Reverse Repurchase Agreements (All Funds)
The Funds may enter into reverse repurchase agreements. Reverse repurchase agreements involve sales by a Fund of portfolio assets concurrently with an agreement by a Fund to repurchase the same assets at a later date at a fixed price. Generally, the effect of such a transaction is that a Fund can recover all or most of the cash invested in the portfolio securities involved during the term of the reverse repurchase agreement, while a Fund will be able to keep the interest income associated with those portfolio securities. Such transactions are advantageous only if the interest cost to a Fund of the reverse repurchase transaction is less than the cost of obtaining the cash otherwise. Opportunities to achieve this advantage may not always be available, and the Funds intend to use the reverse repurchase technique only when this will be advantageous to a Fund. The Funds will establish a segregated account with the Trust’s custodian bank in which a Fund will maintain cash or cash equivalents or other portfolio securities equal in value to a Fund’s obligations in respect of reverse repurchase agreements. Such reverse repurchase agreements could be deemed to be a borrowing, but are not senior securities.
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Borrowing (All Funds)
Though the Funds do not currently intend to borrow money, each Fund is authorized to borrow money from time to time for temporary, extraordinary or emergency purposes or for clearance of transactions, and not for the purpose of leveraging its investments, in amounts not to exceed at any time 331∕3% of the value of its total assets at the time of such borrowings, as allowed under the 1940 Act. The use of borrowing by the Funds involves special risk considerations that may not be associated with other funds having similar objectives and policies. Since substantially all of the Funds’ assets fluctuate in value, while the interest obligation resulting from a borrowing will be fixed by the terms of a Fund’s agreement with its lender, the NAV per share of the Funds will tend to increase more when its portfolio securities increase in value and to decrease more when its portfolio assets decrease in value than would otherwise be the case if the Funds did not borrow. In addition, interest costs on borrowings may fluctuate with changing market rates of interest and may partially offset or exceed the return earned on borrowed funds. Under adverse market conditions, the Funds might have to sell portfolio securities to meet interest or principal payments at a time when fundamental investment considerations would not favor such sales.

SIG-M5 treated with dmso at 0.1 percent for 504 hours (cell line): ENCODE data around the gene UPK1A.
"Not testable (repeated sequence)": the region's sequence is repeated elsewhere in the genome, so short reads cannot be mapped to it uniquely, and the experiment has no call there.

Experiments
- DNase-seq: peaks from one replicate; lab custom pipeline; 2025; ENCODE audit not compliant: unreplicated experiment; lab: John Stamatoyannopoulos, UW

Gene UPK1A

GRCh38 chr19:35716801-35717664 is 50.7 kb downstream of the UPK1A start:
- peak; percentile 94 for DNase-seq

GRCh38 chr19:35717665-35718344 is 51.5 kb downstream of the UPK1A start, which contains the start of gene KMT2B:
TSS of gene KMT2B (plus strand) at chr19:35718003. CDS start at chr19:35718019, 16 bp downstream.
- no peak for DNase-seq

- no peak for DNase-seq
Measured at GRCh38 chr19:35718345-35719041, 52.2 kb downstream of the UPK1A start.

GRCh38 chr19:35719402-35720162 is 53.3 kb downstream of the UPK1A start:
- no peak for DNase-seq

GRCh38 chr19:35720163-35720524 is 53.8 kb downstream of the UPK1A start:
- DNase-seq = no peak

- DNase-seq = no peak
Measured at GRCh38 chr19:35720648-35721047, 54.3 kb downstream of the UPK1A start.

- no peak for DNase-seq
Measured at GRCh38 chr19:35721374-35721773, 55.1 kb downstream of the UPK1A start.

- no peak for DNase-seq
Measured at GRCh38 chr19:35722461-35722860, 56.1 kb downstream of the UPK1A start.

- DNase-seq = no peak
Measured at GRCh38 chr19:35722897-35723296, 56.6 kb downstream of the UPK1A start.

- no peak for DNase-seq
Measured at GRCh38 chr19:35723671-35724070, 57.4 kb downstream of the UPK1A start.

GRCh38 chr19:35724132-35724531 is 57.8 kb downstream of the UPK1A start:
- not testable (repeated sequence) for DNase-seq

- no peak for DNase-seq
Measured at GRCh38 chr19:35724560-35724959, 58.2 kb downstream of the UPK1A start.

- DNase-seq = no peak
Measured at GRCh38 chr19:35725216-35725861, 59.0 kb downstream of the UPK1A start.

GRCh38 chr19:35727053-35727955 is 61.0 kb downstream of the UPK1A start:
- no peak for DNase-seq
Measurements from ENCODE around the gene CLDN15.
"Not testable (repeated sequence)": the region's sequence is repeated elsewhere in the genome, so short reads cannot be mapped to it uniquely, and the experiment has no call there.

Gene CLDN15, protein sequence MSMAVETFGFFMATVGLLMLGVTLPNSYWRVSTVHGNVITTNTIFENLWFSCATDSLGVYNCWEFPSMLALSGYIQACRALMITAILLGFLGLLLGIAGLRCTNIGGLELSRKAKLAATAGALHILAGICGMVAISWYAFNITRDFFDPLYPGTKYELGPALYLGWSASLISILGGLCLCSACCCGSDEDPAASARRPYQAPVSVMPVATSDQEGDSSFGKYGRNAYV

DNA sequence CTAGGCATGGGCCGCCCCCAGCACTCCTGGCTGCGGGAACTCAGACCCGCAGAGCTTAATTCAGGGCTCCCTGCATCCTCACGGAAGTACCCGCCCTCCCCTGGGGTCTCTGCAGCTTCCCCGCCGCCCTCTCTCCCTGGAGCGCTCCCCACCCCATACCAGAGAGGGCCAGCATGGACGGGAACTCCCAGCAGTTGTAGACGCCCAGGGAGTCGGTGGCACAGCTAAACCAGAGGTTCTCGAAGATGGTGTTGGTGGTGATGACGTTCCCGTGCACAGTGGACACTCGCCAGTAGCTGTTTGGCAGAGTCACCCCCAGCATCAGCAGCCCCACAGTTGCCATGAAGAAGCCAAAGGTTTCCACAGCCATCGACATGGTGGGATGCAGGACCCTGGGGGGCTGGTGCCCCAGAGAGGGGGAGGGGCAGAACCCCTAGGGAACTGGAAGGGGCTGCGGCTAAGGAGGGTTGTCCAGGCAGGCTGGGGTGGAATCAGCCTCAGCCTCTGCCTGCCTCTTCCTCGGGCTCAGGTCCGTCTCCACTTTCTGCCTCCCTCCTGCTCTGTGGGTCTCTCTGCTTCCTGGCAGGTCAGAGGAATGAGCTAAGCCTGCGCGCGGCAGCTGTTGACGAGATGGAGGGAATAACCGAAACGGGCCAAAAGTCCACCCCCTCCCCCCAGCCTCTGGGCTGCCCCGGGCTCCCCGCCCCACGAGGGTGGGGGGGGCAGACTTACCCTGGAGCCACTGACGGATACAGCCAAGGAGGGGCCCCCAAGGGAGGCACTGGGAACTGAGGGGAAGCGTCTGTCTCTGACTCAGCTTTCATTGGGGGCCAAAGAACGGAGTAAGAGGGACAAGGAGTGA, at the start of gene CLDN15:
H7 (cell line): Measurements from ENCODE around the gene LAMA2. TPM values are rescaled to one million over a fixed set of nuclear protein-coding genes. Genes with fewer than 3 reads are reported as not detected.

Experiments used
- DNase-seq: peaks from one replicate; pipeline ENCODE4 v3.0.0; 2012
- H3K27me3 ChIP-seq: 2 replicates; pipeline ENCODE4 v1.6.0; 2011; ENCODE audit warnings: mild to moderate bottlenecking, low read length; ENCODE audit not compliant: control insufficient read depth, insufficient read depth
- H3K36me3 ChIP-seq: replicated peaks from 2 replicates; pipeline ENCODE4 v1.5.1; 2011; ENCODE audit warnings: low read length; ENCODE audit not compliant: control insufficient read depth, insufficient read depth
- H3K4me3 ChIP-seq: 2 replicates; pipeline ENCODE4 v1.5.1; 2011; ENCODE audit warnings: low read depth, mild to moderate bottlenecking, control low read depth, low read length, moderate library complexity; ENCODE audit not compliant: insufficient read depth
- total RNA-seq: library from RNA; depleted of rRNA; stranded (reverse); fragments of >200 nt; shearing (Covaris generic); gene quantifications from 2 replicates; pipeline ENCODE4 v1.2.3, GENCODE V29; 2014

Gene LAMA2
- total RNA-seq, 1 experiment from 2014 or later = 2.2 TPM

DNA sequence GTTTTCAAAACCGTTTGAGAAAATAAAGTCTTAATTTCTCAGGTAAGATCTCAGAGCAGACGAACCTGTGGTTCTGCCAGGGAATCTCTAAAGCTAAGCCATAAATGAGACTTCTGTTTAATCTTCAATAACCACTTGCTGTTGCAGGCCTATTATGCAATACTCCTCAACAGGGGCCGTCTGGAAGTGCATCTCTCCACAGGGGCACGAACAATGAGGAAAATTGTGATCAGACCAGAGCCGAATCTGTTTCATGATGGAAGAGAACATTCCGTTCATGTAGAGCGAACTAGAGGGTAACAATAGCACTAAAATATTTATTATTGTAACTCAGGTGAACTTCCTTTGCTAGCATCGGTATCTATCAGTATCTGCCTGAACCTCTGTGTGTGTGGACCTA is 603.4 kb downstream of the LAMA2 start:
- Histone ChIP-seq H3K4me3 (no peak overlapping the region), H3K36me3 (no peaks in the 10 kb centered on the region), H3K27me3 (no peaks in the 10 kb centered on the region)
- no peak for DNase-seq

Securities Lending (All Funds)
Although the Funds have no present intention to do so, each Fund reserves the right, pending receipt of Board approval, to lend securities from its portfolio to brokers, dealers and financial institutions (but not individuals) in order to increase the return on its portfolio. The SEC currently requires that the following conditions must be met whenever a Fund’s portfolio securities are loaned: (1) the Fund must receive at least 100% cash collateral (which may include cash, U.S. government or agency securities, or irrevocable letters of credit) from the borrower; (2) the borrower must increase such collateral whenever the market value of the securities rises above the level of such collateral; (3) the Fund must be able to terminate the loan at any time; (4) the Fund must receive reasonable interest on the loan, as well as any dividends, interest or other distributions on the loaned securities, and any increase in market value; (5) the Fund may pay only reasonable custodian fees approved by the Board in connection with the loan; (6) while voting rights on the loaned securities may pass to the borrower, the Board must terminate the loan and regain the right to vote the securities if a material event adversely affecting the investment occurs, and (7) the Fund may not loan its portfolio securities so that the value of the loaned securities is more than one-third of its total asset value, including collateral received from such loans. These conditions may be subject to future modification. Such loans will be terminable at any time upon specified notice. A Fund might experience the risk of loss if the institution with which it has engaged in a portfolio loan transaction breaches its agreement with a Fund. The principal risk of portfolio lending is potential default or insolvency of the borrower. In either of these cases, a Fund could experience delays in recovering securities or collateral or could lose all or part of the value of the loaned securities. As part of participating in a lending program, a Fund may be required to invest in collateralized debt or other securities that bear the risk of loss of principal. In addition, all investments made with the collateral received are subject to the risks associated with such investments. If such investments lose value, a Fund will have to cover the loss when repaying the collateral.
Any loans of portfolio securities are fully collateralized based on values that are marked-to-market daily. Any securities that a Fund may receive as collateral will not become part of the Fund’s investment portfolio at the time of the loan and, in the event of a default by the borrower, the Fund will, if permitted by law, dispose of such collateral except for such part thereof that is a security in which the Fund is permitted to invest. During the time securities are on loan, the borrower will pay the Funds any accrued income on those securities, and the Funds may invest the cash collateral and earn income or receive an agreed-upon fee from a borrower that has delivered cash-equivalent collateral.